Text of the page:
South Korea’s military conducted live-fires exercise early on Monday in response to North Korea’s latest nuclear test.
The combined drill, carried out by the South Korean army and air force was intended to simulate a strike on North Korea’s nuclear test site, with more planned.
The exercise involved surface-to-surface ballistic missiles and F-15K fighter jets hitting targets off the east coast of South Korea, according to a statement form the country’s Joint Chiefs of Staff.
The exercises came a day after North Korea successfully tested a hydrogen bomb capable of fitting in an intercontinental ballistic missile which was powerful enough to be recorded as a 6.1 magnitude earthquake in the country’s north-east, near this site of previous tests.
Secretary of Defence James Mattis said on Monday morning (AEST) that any threat to the US or its allies by North Korea would be met with a “massive military response”.
Speaking to reporters outside the White House, after a national security meeting with President DonaldTrump, Mr Mattis said the US had the ability to defend itself and its allies South Korea and Japan, adding that its commitments were “ironclad”.
“Any threat to the United States or its territories – including Guam – or our allies will be met with a massive military response, a response both effective and overwhelming,” he said.
“We are not looking to the total annihilation of a country, namely North Korea,” Mr Mattis said. “But as I said, we have many options to do so.”
Earlier Sunday, President Trump refused to discount the possibility of a US attack on North Korea.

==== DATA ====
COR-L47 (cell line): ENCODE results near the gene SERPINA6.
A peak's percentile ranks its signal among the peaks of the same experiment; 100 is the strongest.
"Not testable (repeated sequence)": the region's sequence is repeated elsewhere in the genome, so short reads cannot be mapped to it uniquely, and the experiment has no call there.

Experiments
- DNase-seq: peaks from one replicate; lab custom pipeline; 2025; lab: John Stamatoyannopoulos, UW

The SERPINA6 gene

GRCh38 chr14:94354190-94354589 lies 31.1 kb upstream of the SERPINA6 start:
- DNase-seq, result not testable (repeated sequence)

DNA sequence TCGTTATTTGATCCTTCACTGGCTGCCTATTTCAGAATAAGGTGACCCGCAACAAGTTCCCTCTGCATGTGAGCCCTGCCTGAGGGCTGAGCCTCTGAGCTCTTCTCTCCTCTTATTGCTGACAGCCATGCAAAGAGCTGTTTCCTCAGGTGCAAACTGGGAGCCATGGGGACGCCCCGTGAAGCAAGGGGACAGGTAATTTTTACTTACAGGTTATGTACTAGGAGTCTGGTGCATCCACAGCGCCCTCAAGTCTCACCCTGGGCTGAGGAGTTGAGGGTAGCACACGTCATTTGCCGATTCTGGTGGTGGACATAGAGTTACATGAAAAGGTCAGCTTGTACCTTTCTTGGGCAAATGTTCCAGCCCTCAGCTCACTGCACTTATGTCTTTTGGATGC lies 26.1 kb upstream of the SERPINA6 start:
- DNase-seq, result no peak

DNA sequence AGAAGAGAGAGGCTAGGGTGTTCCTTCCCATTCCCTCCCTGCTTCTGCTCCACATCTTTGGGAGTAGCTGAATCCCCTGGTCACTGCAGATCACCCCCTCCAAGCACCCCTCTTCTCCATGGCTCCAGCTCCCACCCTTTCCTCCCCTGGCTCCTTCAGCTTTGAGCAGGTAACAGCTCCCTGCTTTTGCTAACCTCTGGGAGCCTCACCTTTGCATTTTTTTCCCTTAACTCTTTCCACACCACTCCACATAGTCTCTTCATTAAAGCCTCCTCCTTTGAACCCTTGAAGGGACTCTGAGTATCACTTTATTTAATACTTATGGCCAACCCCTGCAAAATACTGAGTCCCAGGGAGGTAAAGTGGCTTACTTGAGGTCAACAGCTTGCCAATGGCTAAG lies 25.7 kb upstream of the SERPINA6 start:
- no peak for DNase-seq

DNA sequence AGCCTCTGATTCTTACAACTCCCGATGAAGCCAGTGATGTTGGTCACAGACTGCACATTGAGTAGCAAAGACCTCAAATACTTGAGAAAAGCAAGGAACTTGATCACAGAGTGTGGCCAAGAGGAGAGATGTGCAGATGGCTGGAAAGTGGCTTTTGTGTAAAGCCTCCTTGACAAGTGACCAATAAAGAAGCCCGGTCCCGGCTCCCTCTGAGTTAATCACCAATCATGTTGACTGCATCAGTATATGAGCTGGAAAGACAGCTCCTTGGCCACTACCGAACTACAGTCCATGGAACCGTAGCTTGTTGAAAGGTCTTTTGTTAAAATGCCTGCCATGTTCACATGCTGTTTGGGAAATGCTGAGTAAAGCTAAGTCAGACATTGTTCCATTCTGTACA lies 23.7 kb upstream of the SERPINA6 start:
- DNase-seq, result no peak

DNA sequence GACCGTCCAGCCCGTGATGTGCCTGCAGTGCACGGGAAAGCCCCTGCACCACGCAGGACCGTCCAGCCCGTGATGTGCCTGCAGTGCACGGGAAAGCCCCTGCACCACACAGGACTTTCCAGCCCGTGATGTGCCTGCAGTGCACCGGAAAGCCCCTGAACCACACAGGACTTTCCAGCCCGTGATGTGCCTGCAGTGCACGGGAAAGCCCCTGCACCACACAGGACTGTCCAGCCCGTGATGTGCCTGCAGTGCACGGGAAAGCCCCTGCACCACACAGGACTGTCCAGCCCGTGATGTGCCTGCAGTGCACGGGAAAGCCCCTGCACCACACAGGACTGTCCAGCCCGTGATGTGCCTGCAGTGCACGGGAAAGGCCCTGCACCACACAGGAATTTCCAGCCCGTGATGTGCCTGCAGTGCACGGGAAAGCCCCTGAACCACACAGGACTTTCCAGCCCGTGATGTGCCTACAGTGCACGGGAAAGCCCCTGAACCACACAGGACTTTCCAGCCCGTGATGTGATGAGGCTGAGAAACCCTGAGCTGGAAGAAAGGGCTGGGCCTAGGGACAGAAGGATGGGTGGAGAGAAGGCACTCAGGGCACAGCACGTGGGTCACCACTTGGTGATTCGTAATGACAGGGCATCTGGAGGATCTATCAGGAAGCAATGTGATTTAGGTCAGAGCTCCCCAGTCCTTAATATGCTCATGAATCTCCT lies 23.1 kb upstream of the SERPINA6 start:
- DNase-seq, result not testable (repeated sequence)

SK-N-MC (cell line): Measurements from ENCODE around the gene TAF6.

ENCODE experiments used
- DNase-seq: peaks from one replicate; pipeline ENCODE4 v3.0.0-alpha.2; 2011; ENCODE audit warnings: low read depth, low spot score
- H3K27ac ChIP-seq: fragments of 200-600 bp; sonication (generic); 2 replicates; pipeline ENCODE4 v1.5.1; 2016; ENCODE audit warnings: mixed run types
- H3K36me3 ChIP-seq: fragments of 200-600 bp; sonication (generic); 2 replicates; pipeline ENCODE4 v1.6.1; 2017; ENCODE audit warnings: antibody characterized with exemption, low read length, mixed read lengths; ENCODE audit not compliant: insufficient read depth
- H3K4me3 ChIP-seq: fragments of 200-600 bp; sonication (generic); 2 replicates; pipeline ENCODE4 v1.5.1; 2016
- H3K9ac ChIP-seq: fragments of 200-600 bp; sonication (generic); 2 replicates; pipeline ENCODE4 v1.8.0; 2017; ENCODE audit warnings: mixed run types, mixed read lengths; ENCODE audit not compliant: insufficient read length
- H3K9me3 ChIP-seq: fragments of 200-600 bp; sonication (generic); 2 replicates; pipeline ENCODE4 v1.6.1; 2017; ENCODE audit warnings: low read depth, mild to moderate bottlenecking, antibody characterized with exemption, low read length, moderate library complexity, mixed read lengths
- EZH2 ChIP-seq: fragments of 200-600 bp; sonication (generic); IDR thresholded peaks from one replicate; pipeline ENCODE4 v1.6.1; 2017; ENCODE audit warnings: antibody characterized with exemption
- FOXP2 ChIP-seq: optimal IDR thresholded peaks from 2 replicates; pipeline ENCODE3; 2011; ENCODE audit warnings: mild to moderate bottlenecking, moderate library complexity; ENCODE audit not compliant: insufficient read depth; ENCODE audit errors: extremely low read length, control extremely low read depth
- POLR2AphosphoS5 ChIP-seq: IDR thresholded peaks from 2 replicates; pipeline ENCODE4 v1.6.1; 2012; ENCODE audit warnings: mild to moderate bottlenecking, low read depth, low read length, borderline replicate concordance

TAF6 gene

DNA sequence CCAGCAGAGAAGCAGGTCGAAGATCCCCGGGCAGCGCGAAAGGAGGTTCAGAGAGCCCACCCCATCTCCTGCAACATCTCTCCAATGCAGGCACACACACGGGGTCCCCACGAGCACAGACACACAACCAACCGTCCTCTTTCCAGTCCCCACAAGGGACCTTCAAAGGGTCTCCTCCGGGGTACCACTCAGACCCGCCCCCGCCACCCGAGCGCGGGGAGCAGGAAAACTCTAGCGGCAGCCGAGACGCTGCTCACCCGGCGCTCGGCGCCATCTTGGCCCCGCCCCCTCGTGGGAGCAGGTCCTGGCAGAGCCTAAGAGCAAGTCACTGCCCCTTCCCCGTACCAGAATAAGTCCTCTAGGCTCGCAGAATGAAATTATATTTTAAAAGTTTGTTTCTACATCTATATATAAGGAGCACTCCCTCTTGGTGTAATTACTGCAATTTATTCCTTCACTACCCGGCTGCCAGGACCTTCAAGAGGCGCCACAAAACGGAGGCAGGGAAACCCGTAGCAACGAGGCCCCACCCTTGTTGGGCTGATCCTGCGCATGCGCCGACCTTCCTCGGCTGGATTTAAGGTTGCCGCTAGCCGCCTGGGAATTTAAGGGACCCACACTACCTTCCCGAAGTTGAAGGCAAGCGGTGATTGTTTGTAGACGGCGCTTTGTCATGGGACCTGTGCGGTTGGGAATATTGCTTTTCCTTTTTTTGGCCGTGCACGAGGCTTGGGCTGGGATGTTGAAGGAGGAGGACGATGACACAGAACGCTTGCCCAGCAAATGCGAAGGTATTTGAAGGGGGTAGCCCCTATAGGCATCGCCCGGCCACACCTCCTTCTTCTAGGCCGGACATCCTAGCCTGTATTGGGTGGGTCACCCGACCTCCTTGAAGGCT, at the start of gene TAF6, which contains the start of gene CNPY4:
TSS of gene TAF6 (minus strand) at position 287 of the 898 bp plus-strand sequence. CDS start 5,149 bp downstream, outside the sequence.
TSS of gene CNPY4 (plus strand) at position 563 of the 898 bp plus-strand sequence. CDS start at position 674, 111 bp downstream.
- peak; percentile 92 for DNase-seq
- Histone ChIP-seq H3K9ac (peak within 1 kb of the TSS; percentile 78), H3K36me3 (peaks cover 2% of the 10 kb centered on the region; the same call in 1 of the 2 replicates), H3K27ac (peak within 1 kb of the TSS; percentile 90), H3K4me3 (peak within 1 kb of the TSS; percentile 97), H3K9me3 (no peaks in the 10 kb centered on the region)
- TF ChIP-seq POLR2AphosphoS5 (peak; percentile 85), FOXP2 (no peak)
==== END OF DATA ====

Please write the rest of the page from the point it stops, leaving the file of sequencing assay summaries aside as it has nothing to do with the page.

As he left church, Mr Trump was asked: “Will you attack North Korea?”
“We’ll see,” he answered.
Watch Mr Mattis’ statement
Meanwhile, South Korea is preparing more military drills with the United States, and ramping up its ballistic missile defences in response to what was North Korea’s sixth – and most powerful – nuclear test.
The United Nations Security Council met on Monday to discuss fresh sanctions against the isolated regime, but had not made any statement about the outcome of the meeting.
Mr Trump has also asked to be briefed on all available military options, according to his defence chief.
South Korea’s environment ministry is also expected to announce its approval of an environmental assessment report for the deployment of a controversial US anti-missile defence system, a ministry official told Reuters.
South Korea said in June it would hold off installing the remaining components of the Terminal High Altitude Area Defence (THAAD) system until it completed an assessment of its impact on the environment.
Mr Trump has previously vowed to stop North Korea developing nuclear weapons and said he would unleash “fire and fury” if it threatened US territory.
That prompted the North to threaten to fire missiles towards the US Pacific territory of Guam, although it has since appeared to back away from that threat.
Despite the tough talk, the immediate focus of the international response was expected to be on tougher economic sanctions against Pyongyang.
Diplomats have said the UN Security Council could now consider banning Pyongyang’s textile exports and the North’s national airline, stop supplies of oil to the government and military, prevent North Koreans from working abroad and add top officials to a blacklist to subject them to an asset freeze and travel ban.